Catalytic conversion into final products. We typically start by reacting a portion of our syngas with a commercially available catalyst to produce methanol, which we can either sell as an end-product or use as an intermediate to make other products. To produce ethanol, we react methanol with carbon monoxide from our syngas with a commercially available catalyst to produce methyl acetate. The final conversion step in our ethanol production process entails splitting the methyl acetate by inserting a hydrogen molecule that is extracted from the produced syngas.”

The Market

MSW Market. The United States generated 435 million metric tons of MSW in 2009, of which approximately 289 million metric tons, or 66% was landfilled. The company projects that approximately 140 million metric tons is suitable for ethanol production through gasification, yielding up to 14 billion gallons of ethanol annually.

The remaining landfill capacity for MSW in the United States as of 2009 equates to approximately 19 years of remaining life at 2009 MSW disposal rates, down from 26 years in 1995. 30% of Canadian landfills reported having an expected remaining life of fewer than ten years.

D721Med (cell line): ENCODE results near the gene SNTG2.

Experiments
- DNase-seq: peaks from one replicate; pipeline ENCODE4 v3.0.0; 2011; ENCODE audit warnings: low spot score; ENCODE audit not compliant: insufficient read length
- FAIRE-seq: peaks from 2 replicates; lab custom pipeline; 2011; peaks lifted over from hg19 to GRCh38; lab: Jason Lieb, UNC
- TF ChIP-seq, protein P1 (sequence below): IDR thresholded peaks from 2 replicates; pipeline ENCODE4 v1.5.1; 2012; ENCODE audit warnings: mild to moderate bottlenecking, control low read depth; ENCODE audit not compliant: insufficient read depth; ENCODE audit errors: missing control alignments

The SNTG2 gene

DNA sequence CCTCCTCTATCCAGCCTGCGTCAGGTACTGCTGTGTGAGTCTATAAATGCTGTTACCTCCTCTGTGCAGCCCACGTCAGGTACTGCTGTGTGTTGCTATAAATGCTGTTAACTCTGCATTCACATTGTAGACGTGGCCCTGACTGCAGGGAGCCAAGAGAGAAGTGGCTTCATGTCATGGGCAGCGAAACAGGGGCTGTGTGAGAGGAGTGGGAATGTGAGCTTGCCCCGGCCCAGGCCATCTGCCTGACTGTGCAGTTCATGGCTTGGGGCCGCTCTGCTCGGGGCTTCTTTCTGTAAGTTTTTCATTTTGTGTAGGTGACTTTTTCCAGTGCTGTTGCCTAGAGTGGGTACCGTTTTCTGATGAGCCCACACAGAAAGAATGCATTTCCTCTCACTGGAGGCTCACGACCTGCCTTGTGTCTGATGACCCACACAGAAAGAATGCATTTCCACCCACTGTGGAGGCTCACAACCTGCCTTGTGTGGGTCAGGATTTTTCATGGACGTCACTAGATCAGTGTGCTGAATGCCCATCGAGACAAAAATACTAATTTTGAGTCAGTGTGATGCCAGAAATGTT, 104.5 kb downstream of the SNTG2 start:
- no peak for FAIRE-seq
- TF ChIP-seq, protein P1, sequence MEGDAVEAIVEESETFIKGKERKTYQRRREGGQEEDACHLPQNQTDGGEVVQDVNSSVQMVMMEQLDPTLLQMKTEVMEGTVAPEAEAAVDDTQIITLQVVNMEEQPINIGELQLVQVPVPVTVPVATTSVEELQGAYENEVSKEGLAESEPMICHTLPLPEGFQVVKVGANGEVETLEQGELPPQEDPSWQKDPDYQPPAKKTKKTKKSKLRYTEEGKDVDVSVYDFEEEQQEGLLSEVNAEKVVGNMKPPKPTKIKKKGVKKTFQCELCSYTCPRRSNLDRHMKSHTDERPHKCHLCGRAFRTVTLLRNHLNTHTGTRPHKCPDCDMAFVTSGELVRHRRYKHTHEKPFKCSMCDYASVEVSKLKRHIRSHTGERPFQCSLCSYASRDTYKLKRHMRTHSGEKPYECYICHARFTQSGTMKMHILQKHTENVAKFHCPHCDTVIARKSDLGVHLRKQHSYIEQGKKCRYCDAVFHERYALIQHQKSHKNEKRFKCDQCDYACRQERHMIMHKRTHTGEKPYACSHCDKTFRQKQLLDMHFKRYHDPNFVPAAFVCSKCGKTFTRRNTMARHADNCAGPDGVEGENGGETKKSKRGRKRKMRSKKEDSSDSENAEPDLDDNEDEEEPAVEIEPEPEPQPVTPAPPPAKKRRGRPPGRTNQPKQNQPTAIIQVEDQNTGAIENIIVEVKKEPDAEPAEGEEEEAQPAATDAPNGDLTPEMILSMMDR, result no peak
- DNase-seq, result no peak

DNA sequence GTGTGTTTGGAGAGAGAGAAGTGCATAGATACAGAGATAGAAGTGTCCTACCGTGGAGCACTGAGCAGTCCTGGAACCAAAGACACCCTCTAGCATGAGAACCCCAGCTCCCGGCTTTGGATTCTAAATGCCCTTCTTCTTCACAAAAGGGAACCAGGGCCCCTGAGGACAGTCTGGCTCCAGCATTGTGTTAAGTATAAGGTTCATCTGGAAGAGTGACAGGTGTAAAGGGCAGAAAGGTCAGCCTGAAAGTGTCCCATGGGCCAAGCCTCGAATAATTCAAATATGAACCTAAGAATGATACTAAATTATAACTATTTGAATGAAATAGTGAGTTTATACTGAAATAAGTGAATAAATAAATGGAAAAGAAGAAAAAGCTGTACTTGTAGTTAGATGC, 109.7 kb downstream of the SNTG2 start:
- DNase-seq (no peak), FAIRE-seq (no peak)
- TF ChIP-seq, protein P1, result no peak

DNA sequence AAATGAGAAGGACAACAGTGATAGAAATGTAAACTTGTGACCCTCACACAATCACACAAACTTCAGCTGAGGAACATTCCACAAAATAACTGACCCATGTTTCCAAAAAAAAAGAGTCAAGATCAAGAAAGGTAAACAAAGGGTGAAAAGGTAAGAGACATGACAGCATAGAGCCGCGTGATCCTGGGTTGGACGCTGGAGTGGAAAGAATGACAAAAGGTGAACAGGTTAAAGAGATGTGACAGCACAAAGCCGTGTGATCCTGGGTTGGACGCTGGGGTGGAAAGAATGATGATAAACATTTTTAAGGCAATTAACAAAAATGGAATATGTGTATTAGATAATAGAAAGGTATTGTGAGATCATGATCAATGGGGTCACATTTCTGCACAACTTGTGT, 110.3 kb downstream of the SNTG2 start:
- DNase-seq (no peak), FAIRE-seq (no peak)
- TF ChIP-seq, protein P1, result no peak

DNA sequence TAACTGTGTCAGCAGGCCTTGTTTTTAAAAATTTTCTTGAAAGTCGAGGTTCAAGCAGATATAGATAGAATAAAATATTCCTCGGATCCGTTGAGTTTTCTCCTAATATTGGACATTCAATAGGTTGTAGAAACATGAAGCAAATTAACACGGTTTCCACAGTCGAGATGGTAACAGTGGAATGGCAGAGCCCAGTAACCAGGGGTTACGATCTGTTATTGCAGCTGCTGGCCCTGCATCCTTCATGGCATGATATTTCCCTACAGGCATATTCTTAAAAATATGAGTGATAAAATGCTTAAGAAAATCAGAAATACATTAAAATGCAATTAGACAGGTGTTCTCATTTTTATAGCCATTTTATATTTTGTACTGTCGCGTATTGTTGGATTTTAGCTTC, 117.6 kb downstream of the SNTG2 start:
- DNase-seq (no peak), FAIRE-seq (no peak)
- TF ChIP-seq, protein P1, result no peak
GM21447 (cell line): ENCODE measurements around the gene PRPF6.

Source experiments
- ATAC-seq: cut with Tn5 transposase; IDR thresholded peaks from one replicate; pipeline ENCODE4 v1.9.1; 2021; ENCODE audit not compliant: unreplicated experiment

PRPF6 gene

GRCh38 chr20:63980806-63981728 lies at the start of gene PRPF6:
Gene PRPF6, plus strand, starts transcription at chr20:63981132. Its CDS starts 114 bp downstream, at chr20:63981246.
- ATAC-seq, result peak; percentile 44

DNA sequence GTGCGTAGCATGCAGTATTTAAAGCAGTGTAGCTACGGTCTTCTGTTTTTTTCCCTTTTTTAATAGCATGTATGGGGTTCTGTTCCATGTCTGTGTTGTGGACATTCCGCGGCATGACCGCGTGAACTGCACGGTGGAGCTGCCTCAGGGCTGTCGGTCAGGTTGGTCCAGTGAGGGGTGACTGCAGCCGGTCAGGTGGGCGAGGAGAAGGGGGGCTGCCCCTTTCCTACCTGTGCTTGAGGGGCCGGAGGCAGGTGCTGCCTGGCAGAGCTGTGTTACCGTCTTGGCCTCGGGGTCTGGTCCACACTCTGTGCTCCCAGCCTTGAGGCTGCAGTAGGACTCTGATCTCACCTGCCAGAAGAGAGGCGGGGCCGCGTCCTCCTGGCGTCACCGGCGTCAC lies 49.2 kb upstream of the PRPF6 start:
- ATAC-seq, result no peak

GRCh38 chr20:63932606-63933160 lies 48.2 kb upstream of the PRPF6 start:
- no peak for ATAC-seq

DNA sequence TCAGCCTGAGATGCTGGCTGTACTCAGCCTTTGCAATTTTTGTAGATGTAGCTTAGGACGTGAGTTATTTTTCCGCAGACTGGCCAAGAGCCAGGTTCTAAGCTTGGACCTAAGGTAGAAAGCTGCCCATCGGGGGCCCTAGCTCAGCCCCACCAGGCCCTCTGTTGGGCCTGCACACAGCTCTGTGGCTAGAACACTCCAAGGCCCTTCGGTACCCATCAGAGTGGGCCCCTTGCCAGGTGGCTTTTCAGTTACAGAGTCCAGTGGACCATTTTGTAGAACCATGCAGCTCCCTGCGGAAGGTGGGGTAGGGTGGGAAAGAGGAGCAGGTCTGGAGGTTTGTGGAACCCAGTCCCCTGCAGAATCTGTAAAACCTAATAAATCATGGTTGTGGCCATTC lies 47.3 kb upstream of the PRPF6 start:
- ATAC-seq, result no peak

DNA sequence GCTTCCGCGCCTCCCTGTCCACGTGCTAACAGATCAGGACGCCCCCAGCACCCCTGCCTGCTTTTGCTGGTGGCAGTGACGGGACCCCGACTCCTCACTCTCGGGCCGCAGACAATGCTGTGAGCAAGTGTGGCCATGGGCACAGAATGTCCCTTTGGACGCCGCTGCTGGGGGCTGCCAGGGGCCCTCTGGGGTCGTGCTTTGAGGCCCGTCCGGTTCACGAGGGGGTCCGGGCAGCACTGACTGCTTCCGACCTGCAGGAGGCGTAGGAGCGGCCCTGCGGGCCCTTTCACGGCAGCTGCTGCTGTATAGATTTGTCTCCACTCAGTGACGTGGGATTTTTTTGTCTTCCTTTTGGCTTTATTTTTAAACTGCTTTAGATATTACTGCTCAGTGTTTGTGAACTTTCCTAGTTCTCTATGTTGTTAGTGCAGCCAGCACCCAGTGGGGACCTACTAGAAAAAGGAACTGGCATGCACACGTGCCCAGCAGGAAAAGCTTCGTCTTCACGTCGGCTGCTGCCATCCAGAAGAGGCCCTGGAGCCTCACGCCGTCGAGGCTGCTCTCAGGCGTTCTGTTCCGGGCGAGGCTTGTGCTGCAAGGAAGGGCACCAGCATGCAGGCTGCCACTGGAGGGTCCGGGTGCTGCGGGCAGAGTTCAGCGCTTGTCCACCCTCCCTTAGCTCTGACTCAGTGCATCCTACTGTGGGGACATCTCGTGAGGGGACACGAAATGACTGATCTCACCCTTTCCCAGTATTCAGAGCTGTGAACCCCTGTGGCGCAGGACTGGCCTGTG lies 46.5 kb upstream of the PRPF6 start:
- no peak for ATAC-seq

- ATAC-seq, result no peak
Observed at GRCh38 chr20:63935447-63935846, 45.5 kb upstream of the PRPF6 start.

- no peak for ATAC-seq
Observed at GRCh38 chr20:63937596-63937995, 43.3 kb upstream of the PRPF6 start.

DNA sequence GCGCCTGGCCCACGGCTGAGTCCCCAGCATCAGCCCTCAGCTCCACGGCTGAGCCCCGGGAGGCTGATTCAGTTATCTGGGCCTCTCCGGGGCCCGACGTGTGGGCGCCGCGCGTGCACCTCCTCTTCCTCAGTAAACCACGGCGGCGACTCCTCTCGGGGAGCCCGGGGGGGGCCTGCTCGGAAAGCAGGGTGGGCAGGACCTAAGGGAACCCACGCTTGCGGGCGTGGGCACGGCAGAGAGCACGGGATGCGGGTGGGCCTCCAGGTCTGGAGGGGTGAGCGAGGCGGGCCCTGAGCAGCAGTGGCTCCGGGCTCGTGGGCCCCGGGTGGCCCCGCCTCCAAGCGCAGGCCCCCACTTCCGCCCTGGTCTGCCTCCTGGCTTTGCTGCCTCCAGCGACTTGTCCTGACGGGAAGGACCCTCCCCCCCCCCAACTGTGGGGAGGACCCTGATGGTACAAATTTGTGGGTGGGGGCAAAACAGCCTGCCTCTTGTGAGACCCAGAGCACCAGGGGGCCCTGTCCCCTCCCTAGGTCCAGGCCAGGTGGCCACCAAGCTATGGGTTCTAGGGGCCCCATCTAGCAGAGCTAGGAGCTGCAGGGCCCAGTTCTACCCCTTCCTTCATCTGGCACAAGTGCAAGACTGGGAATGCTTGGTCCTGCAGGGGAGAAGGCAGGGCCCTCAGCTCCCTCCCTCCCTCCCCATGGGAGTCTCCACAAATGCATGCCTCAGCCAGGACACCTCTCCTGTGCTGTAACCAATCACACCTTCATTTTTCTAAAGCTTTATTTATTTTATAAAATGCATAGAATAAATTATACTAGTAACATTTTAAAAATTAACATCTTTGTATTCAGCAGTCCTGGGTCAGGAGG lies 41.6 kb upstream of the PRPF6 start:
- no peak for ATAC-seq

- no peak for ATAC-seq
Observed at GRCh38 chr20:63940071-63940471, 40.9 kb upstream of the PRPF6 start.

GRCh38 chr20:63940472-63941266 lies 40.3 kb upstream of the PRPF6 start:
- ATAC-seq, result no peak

Tipping fees. According to the Waste Business Journal, an industry publication, average tipping fees for landfills in the United States were $47 per metric ton in 2009. The company projects that every $10.00 dollars per metric ton of tipping fees that they receive will generate revenue of approximately $0.12 per gallon.

Global fuels market. According to the Energy Information Administration, or EIA, global crude oil and liquid fuel consumption of approximately 87 million barrels per day, or bbl/day, equates to approximately a $2.5 trillion market in 2010, at an average price of approximately $79 per barrel.

US Renewable Fuels Market. The U.S. Renewable Fuel Standard mandates 16 billion gallons per year of cellulosic biofuels, which include cellulosic ethanol, be blended by 2022. The company projects cellulosic ethanol in the United States at operating costs, before depreciation and amortization, of $1.50 to $1.70 per gallon in a 10MMGPY facility.  They estimate that they can reduce costs to approximately $1.05 to $1.25 per gallon by building 40MMGPY facilities (four of our 10Mgy units).